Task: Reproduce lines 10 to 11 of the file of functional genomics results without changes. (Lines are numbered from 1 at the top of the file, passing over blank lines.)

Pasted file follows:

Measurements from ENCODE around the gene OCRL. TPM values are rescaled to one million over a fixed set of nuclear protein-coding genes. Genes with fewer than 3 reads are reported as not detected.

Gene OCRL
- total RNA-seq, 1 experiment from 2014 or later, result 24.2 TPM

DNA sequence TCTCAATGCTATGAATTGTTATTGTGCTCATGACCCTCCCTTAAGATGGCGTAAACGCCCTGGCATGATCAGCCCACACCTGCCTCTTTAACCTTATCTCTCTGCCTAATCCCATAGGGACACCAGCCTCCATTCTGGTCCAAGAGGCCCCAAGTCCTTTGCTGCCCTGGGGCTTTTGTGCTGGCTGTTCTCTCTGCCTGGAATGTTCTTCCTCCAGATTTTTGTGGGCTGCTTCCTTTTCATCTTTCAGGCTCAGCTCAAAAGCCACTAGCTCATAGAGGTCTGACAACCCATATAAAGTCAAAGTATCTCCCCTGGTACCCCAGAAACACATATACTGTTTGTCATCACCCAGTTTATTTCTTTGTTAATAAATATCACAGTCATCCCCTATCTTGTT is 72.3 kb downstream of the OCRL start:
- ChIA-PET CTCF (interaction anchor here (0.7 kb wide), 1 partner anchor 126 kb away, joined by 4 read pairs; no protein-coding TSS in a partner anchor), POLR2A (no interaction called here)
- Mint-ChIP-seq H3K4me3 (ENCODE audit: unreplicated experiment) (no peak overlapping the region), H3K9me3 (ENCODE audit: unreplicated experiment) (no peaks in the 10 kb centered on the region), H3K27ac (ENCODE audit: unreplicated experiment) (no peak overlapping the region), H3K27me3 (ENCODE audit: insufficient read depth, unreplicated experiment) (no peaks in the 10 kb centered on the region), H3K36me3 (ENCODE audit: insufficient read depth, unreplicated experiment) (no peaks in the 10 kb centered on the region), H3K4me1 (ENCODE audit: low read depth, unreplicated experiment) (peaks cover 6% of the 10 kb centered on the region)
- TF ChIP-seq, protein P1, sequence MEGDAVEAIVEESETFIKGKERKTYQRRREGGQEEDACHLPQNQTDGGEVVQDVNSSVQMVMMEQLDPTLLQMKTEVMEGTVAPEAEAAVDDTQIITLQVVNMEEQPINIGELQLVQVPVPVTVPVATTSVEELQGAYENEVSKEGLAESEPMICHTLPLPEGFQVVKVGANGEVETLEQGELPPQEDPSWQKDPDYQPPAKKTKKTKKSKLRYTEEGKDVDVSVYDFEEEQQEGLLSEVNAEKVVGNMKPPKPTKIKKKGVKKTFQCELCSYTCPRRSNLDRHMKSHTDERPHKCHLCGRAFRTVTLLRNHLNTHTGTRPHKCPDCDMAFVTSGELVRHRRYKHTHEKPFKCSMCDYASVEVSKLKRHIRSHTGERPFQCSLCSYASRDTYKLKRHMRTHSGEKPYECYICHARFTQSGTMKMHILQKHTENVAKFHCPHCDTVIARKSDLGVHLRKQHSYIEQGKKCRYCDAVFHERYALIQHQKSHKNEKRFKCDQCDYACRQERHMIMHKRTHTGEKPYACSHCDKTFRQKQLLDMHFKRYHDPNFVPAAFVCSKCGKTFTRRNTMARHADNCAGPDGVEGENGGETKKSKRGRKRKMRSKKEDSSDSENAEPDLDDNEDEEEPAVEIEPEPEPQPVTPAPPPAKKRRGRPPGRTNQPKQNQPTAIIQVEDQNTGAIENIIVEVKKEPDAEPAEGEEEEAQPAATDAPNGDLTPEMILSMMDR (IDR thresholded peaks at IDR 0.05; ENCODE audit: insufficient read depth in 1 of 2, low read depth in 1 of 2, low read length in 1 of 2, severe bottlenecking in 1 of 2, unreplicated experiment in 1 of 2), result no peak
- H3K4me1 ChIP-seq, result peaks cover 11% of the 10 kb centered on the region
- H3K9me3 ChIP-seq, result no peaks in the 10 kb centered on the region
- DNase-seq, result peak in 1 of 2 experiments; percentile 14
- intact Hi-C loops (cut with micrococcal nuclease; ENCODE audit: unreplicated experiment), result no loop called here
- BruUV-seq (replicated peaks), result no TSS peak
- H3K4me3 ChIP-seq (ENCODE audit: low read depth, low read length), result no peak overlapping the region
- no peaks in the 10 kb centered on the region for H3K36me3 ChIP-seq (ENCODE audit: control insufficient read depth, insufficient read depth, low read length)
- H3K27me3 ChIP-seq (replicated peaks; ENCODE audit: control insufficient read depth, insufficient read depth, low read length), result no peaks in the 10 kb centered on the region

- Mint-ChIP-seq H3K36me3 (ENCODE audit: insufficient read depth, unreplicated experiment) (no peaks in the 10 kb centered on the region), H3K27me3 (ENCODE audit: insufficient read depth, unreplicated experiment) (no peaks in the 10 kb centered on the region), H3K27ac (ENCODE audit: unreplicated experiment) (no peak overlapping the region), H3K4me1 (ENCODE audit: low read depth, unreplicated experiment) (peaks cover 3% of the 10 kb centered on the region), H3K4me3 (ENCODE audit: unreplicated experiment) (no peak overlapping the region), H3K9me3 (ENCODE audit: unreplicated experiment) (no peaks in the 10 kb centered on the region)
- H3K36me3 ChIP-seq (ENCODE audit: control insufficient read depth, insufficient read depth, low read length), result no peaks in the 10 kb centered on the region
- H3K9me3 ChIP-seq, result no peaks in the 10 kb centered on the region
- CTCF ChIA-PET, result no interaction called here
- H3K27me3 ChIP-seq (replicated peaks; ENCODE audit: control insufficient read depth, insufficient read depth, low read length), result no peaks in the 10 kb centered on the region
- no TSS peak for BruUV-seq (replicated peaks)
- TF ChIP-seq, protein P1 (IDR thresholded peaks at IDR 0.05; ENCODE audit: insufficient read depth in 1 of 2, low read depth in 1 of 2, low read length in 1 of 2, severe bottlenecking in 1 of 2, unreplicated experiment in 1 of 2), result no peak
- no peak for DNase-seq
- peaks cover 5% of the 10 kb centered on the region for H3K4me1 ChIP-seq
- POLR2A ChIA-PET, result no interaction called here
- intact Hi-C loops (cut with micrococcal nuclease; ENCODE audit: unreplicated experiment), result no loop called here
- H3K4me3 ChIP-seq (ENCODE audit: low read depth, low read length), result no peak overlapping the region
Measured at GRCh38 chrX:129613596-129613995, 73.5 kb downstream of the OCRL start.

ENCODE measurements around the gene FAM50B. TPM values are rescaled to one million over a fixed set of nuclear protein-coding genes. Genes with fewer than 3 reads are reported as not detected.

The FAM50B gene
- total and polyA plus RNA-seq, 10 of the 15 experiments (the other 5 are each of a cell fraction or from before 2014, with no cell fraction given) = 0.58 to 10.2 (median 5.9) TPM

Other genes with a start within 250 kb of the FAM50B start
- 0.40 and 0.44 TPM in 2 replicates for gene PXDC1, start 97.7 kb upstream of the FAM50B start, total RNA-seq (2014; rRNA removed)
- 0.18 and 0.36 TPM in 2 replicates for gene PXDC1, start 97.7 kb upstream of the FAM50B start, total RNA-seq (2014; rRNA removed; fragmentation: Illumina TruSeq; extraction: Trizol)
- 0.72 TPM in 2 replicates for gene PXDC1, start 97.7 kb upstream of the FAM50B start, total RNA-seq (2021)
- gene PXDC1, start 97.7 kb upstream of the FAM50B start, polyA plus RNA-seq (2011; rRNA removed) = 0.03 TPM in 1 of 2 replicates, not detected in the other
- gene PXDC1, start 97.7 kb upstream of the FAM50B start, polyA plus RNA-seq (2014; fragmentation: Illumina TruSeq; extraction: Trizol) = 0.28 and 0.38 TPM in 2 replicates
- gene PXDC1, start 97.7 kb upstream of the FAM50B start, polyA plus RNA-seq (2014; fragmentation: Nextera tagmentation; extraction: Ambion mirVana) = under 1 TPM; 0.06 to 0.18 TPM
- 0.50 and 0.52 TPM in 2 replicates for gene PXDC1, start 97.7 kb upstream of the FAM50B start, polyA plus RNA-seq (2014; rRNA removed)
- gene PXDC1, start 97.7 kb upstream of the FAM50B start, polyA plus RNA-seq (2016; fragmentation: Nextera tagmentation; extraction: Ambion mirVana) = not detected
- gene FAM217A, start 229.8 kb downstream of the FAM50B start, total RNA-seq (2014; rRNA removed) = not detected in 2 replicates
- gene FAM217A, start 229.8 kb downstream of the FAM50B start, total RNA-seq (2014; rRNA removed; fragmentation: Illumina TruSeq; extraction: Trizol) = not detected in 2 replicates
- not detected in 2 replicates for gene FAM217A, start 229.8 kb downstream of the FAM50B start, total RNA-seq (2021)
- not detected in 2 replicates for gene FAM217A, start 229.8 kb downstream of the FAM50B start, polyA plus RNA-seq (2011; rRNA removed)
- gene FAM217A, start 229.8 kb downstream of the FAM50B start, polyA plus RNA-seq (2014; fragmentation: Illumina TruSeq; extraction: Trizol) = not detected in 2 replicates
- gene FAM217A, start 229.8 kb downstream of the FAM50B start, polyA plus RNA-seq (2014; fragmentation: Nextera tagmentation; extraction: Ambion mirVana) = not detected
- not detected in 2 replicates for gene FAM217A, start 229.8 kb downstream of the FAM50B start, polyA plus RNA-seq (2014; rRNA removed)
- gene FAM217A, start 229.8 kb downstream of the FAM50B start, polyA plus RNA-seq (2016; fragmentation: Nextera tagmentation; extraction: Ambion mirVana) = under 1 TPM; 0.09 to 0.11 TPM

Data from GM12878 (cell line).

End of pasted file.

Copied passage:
- DNase-seq, result peak in 1 of 2 experiments; percentile 14
- intact Hi-C loops (cut with micrococcal nuclease; ENCODE audit: unreplicated experiment), result no loop called here